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“Are you all right?” 

“What?” Harry says, not expecting that to be the first question. 

Hughes gestures back to the door somewhat. “That was a lot of confusion. You’ve just had something pretty major happen to you. I know I’d be shaken up.” He makes a little heh sound and takes off his glasses, polishing them on his shirt; his face looks oddly naked without them, more worn. “Hell, I am shaken up. Damn alchemists.” 

The last isn’t without affection, and Alphonse is smiling beside him, but the wear on Hughes’ face isn’t any less for it. He may have been laughing a lot every time some new squawk of enraged bewilderment came from Elric’s corner, but it occurs to Harry that it might not exactly have been… happy laughter. More the kind that comes out of Sirius sometimes. 

Better to just get this over with. “What did you want?”

“We wanted to talk to you about what happened,” Alphonse says. “With the circle.”

“What happened?” Harry snaps, suddenly boiling over: with rage, with the exhaustion of repeating and repeating himself and nobody fucking listening , with this Alphonse’s temerity to ask anything of him after nearly stabbing Sirius in the back. “What happened is that nobody told me Voldemort can see in my head. This wouldn't happen if anyone told me anything -” 

“They should have,” Hughes says tiredly. “Even if they couldn’t tell you Voldemort was spying through you without revealing to him that they knew, they should have told you something. You are not a child. Your life is at stake. You went looking for answers. And since you were not adequately informed, there were consequences.” 

Harry’s stopped short, whatever he was going to say next knocked completely off the tracks. What Hughes just said sounds like he’s agreeing with Harry, but also not, which doesn’t make any bloody sense. He - doesn’t even sound angry, just starkly matter of fact, which is more unsettling than if he’d started shouting. 

“Either way - you are a primary target of the enemy and we have already had to deal with an attempt on your life,” Hughes continues, still with that tired but direct look. “We don’t have the resources to babysit you. You need to be able to protect yourself, and that means you need to be armed and informed. It’s why we made curing you our first priority.”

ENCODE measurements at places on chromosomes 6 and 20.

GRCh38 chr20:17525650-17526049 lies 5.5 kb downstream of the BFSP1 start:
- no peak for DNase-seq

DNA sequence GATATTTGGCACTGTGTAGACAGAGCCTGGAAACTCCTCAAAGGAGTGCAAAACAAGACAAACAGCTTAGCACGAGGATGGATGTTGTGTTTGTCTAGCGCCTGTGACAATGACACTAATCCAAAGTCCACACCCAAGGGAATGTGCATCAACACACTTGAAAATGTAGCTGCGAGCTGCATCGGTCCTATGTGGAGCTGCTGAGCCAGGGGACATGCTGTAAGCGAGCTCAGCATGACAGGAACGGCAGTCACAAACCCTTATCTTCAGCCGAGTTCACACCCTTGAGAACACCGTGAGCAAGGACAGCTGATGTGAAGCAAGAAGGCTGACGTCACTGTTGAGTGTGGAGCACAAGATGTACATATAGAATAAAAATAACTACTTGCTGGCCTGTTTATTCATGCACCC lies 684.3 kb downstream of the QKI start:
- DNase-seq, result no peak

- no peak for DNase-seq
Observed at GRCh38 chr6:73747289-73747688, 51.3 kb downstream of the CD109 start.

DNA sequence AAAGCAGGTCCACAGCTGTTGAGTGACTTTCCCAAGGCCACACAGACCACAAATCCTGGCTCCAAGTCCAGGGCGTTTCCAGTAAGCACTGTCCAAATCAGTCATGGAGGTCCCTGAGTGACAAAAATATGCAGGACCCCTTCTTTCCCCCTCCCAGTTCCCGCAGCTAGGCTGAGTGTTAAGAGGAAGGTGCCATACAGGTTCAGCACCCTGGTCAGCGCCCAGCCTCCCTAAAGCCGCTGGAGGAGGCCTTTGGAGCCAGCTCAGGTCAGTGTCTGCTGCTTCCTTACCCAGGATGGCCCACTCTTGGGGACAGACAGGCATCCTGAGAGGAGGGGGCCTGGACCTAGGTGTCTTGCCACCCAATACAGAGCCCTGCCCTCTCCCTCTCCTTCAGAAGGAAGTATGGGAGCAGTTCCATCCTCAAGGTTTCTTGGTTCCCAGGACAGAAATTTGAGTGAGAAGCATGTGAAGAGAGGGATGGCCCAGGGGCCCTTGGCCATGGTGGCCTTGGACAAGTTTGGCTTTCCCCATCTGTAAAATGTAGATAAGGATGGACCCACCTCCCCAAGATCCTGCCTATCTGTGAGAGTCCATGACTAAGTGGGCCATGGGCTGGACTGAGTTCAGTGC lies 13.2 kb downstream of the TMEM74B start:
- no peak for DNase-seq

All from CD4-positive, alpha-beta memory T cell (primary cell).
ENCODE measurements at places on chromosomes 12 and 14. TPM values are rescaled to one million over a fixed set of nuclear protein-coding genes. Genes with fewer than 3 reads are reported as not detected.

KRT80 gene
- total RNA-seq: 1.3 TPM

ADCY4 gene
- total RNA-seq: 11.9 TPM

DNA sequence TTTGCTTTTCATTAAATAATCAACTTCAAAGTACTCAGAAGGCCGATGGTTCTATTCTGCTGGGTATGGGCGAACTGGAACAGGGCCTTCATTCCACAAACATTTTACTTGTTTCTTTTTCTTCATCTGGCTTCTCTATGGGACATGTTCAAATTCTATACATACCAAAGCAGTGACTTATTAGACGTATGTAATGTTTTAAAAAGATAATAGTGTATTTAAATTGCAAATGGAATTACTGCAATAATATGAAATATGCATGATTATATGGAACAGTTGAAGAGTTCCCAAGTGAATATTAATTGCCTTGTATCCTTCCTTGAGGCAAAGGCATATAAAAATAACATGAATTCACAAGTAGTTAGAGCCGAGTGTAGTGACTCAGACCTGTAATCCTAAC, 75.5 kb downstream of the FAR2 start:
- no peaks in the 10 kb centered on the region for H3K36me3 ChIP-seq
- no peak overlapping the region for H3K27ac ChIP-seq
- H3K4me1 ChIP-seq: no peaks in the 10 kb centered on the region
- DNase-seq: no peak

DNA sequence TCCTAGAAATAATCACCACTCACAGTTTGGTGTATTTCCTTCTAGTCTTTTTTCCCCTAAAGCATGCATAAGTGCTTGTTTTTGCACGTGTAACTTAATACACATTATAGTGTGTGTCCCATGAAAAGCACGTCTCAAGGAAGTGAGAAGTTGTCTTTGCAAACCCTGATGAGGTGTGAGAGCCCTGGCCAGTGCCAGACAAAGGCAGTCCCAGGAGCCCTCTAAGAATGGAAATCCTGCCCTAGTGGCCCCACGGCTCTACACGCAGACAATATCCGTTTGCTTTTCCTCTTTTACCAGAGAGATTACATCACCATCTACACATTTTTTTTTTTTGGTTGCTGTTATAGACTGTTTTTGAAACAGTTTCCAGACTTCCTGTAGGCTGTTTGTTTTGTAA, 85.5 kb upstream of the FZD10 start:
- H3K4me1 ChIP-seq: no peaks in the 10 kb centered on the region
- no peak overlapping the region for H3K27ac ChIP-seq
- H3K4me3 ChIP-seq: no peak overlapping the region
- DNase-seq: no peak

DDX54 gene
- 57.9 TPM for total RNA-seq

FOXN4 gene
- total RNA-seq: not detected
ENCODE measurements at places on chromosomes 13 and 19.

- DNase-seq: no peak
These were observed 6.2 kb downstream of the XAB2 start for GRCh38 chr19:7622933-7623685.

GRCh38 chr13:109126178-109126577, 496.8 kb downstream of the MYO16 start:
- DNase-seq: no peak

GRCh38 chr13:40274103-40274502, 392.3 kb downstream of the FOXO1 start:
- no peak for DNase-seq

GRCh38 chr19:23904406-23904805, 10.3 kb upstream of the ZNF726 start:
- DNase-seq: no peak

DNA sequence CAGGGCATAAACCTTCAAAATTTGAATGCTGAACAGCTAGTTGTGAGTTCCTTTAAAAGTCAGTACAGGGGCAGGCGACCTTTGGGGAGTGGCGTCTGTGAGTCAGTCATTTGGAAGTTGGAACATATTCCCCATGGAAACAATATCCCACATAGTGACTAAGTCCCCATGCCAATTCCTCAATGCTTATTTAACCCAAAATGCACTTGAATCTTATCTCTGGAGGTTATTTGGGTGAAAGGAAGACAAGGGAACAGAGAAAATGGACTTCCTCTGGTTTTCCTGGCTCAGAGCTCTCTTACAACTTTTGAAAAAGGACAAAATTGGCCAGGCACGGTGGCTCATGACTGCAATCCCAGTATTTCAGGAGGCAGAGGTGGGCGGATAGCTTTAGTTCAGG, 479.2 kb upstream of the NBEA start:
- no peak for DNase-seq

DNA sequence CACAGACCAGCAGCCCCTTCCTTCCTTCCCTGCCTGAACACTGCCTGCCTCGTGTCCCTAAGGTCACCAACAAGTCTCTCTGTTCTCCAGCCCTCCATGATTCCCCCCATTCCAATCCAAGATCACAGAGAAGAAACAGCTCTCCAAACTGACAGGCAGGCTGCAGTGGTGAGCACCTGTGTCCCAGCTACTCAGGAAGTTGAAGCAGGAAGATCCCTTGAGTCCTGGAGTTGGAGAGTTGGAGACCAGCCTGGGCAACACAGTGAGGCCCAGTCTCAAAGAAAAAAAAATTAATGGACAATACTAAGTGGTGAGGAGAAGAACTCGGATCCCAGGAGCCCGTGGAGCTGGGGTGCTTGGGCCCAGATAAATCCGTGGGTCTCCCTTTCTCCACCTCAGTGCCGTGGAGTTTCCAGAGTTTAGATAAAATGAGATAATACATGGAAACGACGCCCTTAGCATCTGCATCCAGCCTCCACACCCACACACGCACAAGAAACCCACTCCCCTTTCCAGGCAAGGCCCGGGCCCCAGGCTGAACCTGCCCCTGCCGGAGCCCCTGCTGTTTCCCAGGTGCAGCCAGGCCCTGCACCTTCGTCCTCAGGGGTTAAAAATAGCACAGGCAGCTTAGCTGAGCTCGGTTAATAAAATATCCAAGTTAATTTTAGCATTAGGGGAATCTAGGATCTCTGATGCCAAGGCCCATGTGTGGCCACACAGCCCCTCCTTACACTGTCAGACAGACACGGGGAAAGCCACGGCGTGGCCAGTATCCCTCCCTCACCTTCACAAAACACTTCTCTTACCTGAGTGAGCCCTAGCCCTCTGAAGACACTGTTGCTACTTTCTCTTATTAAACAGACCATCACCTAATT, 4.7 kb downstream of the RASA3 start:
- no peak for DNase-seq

Harry stares at him, realizing his mouth is open, and snaps it shut. That’s… true. The Unplottables have only been here a few days, and… practically right away, they’d started working on their chalk circle. The very next day, after the dementors came after him in Little Whinging. And they’d stopped Harry from being sent back to the Dursleys, when even Lupin seemed to think that was the best idea. 

“If you hadn’t gone looking, just a few hours later we would’ve explained, and invited you to step into the circle yourself,” Alphonse says quietly, picking up where Hughes left off. “We needed to finish up testing the array, making sure that the procedure wouldn’t hurt you or have any unexpected side effects. Since you… sped up the timeline,” here his mouth quirks, friendly, half-smiling, “we just want to look you over again and make sure everything’s alright.”

Everything he’s saying… makes sense, but Harry can’t help the reflexive suspicion still curling in his gut. It’s like shoving and shoving at a locked door only to find that not only has it vanished, it never existed in the first place. Like opening the door to the chamber after the chesspieces, back in first year, trying to get to the philosopher’s stone, and finding that the troll had already been killed by someone else.